Tuesday, April 17
Guest Author Christina Lee: Just Give Me Ten Minutes
Today's guest fits right in with how to be more a more productive writer, and in fact, her tip works for more than just writing. I put it into practice around the house when I first got this post a few weeks ago, and it's helped me keep up with my chores. I urge you to try it as well.
Christina Lee is a freelance writer for the Sun News and Young Adult novelist repped by Amy Tipton of Signature Lit. She blogs at www.write-brained.com and also owns a hand-stamped jewelry business called Tags-n-Stones, which requires her to stamp lots of letter and words onto pieces of sterling silver. Notice a pattern here?
Take it away Christina...
I was in a writer’s slump recently. On sub with one manuscript, another waiting in the queue to be read by my agent, and I had come up with no less than three new ideas. That in itself was not the problem. That was a goldmine. The issue was my floundering on getting any of them going beyond the first few pages.
I chose the manuscript that seemed most promising, but found myself staring at a blank page day after day. Writers should be energized by the very act of writing, yes? Yet sometimes—during these spaces in between—we have to motivate ourselves to get words down on the page.
I will admit that I’ve always wrestled with first drafts. I’m a much better reviser. In fact, I thrive on the very act of editing. I could alter, improve, master a sentence into infinity. But in this case, I couldn’t revise a thing unless I got words down on the page.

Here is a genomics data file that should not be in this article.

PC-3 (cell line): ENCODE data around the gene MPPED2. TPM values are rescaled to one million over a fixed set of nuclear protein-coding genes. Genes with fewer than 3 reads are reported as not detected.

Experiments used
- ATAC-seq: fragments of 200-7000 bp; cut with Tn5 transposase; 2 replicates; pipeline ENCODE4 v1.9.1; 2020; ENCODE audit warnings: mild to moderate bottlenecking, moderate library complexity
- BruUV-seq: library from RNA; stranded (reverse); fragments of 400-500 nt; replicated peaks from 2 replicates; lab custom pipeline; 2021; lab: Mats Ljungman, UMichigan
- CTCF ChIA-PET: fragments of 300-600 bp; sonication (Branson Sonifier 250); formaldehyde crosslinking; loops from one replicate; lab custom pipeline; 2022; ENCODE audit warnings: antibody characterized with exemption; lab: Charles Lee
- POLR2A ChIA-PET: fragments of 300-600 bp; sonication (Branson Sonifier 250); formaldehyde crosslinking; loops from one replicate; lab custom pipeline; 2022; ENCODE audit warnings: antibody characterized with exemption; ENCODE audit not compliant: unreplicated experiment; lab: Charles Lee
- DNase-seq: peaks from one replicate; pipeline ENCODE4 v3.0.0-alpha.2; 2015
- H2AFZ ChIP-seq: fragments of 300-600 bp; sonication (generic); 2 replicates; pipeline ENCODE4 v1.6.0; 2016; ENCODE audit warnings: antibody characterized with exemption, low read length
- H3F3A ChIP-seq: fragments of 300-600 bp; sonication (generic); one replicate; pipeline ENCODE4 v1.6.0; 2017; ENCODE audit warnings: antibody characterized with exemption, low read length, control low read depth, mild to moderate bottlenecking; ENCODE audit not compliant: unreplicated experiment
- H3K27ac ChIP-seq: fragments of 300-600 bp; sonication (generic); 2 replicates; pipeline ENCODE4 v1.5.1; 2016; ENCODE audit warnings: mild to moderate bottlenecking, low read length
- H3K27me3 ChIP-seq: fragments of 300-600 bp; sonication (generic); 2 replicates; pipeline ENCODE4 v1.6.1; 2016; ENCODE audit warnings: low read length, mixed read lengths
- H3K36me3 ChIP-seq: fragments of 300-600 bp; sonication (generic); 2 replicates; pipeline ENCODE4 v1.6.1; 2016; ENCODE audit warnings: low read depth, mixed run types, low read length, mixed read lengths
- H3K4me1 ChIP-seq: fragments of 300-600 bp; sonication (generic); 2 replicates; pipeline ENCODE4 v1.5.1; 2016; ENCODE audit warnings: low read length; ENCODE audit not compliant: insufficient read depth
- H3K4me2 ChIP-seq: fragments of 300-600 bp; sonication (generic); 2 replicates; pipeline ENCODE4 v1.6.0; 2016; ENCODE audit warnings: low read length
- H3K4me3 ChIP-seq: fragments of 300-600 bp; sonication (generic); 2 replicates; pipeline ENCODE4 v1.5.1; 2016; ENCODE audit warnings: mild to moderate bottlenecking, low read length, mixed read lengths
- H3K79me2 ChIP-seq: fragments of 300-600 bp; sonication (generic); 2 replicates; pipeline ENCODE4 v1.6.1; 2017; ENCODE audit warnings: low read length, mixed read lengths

Then I remembered my late Grandma A. She taught me an easy concept that I used for many facets of my life. It was after I complained about the never-ending chore of cleaning my house. She said, “Why waste your family time on the weekends? Here’s what you do. Every Thursday night, set the timer for ten minutes. Clean what you can before the timer goes off. You’ll be amazed by the results. All you need is a solid ten minutes of concentrated energy.”
Once I took her advice, I used it for other everyday struggles. Huge cleaning projects (like the basement), working out, books from my TBR pile, or watching a movie on the maybe list. Most times the same thing would happen. I’d set the timer for ten minutes. In that short amount of time, I’d get into the groove of reading, cleaning, working out, or watching that movie. The timer would buzz and I’d sail ahead.
Grandma’s idea was simple, yet effective. Everyone had ten minutes to spare, right?
Once I remembered Grandma’s advice, I knew I needed to try it with my writing slump. But two rules were necessary. I had to write brand new words. And I couldn’t worry about grammar or punctuation.
And lo and behold, it worked! The timer hummed like a pesky bee and I blazed right on by. I used the timer every day until it was no longer required.
Do you need a timer in your life? You can borrow mine.